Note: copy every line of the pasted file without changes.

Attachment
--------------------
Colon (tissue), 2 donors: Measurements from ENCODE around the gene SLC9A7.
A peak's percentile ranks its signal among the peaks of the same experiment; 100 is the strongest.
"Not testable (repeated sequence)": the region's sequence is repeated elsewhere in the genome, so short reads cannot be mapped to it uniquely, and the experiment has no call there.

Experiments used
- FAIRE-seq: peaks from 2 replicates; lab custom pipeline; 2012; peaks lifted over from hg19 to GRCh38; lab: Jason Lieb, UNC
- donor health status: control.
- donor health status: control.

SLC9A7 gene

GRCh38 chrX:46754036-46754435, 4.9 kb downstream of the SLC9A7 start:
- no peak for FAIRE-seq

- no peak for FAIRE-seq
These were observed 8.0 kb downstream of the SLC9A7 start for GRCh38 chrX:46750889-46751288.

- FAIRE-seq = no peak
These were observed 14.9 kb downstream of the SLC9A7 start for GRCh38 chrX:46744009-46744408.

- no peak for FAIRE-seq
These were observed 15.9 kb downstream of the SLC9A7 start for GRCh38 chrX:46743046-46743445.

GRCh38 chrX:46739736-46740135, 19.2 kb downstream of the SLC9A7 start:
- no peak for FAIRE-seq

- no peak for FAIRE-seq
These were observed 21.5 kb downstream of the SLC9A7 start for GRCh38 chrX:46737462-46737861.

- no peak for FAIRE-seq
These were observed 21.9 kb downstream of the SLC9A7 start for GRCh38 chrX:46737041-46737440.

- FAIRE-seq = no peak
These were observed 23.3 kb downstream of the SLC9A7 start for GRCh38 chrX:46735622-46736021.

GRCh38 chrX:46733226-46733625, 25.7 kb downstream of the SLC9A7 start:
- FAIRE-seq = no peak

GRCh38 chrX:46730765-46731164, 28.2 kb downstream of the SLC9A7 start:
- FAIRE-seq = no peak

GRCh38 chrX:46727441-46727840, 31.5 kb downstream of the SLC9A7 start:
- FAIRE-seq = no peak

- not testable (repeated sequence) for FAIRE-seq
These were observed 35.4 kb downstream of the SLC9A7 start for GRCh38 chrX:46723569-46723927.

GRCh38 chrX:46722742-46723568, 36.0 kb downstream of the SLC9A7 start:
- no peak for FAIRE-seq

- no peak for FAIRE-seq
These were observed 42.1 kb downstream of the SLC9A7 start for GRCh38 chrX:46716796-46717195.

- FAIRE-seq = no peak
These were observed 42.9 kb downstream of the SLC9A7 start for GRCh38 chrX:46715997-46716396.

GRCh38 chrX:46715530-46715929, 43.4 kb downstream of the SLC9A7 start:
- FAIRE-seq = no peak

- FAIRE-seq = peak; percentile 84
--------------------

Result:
Colon (tissue), 2 donors: Measurements from ENCODE around the gene SLC9A7.
A peak's percentile ranks its signal among the peaks of the same experiment; 100 is the strongest.
"Not testable (repeated sequence)": the region's sequence is repeated elsewhere in the genome, so short reads cannot be mapped to it uniquely, and the experiment has no call there.

Experiments used
- FAIRE-seq: peaks from 2 replicates; lab custom pipeline; 2012; peaks lifted over from hg19 to GRCh38; lab: Jason Lieb, UNC
- donor health status: control.
- donor health status: control.

SLC9A7 gene

GRCh38 chrX:46754036-46754435, 4.9 kb downstream of the SLC9A7 start:
- no peak for FAIRE-seq

- no peak for FAIRE-seq
These were observed 8.0 kb downstream of the SLC9A7 start for GRCh38 chrX:46750889-46751288.

- FAIRE-seq = no peak
These were observed 14.9 kb downstream of the SLC9A7 start for GRCh38 chrX:46744009-46744408.

- no peak for FAIRE-seq
These were observed 15.9 kb downstream of the SLC9A7 start for GRCh38 chrX:46743046-46743445.

GRCh38 chrX:46739736-46740135, 19.2 kb downstream of the SLC9A7 start:
- no peak for FAIRE-seq

- no peak for FAIRE-seq
These were observed 21.5 kb downstream of the SLC9A7 start for GRCh38 chrX:46737462-46737861.

- no peak for FAIRE-seq
These were observed 21.9 kb downstream of the SLC9A7 start for GRCh38 chrX:46737041-46737440.

- FAIRE-seq = no peak
These were observed 23.3 kb downstream of the SLC9A7 start for GRCh38 chrX:46735622-46736021.

GRCh38 chrX:46733226-46733625, 25.7 kb downstream of the SLC9A7 start:
- FAIRE-seq = no peak

GRCh38 chrX:46730765-46731164, 28.2 kb downstream of the SLC9A7 start:
- FAIRE-seq = no peak

GRCh38 chrX:46727441-46727840, 31.5 kb downstream of the SLC9A7 start:
- FAIRE-seq = no peak

- not testable (repeated sequence) for FAIRE-seq
These were observed 35.4 kb downstream of the SLC9A7 start for GRCh38 chrX:46723569-46723927.

GRCh38 chrX:46722742-46723568, 36.0 kb downstream of the SLC9A7 start:
- no peak for FAIRE-seq

- no peak for FAIRE-seq
These were observed 42.1 kb downstream of the SLC9A7 start for GRCh38 chrX:46716796-46717195.

- FAIRE-seq = no peak
These were observed 42.9 kb downstream of the SLC9A7 start for GRCh38 chrX:46715997-46716396.

GRCh38 chrX:46715530-46715929, 43.4 kb downstream of the SLC9A7 start:
- FAIRE-seq = no peak

- FAIRE-seq = peak; percentile 84